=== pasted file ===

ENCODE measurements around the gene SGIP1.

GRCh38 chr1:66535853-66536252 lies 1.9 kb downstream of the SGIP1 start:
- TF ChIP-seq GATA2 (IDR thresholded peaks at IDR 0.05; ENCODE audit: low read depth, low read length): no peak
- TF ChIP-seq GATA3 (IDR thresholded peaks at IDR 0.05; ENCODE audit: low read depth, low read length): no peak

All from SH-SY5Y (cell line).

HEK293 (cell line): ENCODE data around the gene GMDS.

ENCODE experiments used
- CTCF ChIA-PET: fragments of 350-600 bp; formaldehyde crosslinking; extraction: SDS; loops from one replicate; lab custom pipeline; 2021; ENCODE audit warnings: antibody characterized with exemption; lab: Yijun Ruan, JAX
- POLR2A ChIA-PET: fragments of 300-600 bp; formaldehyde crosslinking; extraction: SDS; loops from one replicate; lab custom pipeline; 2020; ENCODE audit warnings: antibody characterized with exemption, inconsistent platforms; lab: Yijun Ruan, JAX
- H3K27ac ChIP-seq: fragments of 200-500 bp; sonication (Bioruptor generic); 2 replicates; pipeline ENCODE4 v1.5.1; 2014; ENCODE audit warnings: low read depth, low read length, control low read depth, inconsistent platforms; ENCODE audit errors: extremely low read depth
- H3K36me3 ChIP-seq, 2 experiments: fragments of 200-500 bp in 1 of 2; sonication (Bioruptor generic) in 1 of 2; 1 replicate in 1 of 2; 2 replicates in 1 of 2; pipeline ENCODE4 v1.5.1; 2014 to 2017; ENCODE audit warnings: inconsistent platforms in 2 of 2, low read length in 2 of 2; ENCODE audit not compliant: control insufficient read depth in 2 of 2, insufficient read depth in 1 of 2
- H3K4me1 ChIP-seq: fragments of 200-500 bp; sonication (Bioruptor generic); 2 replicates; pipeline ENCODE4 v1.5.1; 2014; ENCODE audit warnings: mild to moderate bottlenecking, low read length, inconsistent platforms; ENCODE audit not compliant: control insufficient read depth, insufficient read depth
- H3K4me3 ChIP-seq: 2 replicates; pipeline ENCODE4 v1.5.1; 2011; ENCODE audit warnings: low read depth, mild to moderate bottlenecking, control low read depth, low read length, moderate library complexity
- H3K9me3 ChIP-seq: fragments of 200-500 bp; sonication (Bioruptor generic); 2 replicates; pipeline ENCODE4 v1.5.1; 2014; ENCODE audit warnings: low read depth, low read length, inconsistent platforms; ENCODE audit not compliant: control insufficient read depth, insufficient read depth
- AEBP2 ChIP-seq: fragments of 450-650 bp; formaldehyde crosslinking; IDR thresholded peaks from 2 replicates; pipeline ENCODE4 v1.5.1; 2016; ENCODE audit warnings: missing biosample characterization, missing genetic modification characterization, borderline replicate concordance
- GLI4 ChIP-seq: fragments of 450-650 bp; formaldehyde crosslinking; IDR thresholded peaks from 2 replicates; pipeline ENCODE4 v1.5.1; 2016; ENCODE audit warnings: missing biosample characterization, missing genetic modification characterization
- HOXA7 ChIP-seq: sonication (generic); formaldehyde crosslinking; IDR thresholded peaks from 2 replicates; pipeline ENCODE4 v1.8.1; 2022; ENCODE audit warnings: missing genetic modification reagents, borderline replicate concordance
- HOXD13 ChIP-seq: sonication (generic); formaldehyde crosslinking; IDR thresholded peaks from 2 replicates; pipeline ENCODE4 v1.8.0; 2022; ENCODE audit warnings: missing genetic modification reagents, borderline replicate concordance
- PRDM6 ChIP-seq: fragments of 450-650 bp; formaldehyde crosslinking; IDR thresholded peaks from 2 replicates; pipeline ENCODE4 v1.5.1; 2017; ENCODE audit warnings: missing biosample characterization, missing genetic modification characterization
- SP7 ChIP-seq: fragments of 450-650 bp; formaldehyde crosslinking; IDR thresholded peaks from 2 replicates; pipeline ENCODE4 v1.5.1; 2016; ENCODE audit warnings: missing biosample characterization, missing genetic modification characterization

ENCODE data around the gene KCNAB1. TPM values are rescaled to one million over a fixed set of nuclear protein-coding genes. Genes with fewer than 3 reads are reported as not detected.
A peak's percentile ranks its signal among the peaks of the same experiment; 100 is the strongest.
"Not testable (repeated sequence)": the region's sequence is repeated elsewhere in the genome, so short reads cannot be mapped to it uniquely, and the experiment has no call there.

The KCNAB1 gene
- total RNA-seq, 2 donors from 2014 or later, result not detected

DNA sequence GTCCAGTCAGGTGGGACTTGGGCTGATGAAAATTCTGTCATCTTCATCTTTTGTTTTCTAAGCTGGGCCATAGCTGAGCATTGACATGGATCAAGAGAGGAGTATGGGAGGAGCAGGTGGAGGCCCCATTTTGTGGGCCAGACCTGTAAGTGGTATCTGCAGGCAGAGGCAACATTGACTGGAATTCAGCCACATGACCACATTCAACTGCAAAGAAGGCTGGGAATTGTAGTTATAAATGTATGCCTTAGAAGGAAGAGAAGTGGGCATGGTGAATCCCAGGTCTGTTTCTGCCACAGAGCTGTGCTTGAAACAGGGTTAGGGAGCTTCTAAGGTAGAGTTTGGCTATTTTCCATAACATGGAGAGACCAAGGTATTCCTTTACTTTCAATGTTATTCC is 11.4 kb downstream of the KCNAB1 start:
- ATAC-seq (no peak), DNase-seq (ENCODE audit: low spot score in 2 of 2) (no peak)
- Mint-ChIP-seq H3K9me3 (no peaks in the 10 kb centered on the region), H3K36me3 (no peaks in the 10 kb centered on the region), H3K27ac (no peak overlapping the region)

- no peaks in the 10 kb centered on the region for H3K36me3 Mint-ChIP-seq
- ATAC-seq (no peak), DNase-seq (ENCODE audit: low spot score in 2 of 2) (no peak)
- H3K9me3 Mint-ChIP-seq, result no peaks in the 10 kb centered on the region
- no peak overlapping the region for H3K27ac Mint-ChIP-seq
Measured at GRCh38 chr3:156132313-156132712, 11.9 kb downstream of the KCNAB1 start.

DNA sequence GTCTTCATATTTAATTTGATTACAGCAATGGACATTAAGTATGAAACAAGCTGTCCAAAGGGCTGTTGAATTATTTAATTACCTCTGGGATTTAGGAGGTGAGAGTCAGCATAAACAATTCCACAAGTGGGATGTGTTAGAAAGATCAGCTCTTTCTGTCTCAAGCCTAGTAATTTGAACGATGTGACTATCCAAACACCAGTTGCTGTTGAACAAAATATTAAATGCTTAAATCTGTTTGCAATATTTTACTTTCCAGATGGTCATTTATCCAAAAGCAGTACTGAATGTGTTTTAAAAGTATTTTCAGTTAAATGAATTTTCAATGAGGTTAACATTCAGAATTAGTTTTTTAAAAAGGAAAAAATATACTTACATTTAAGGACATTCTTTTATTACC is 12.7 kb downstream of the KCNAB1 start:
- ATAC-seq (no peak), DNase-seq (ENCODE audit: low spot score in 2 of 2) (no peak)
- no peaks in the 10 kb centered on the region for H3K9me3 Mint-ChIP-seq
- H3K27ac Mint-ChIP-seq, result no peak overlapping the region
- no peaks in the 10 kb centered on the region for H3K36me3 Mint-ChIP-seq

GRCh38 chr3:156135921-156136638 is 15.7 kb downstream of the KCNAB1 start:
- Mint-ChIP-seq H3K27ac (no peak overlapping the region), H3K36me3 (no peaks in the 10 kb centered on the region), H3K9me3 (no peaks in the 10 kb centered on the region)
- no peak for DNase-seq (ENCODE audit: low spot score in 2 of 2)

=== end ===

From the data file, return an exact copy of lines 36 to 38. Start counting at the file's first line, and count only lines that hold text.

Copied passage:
- no peaks in the 10 kb centered on the region for H3K9me3 Mint-ChIP-seq
- H3K27ac Mint-ChIP-seq, result no peak overlapping the region
- no peaks in the 10 kb centered on the region for H3K36me3 Mint-ChIP-seq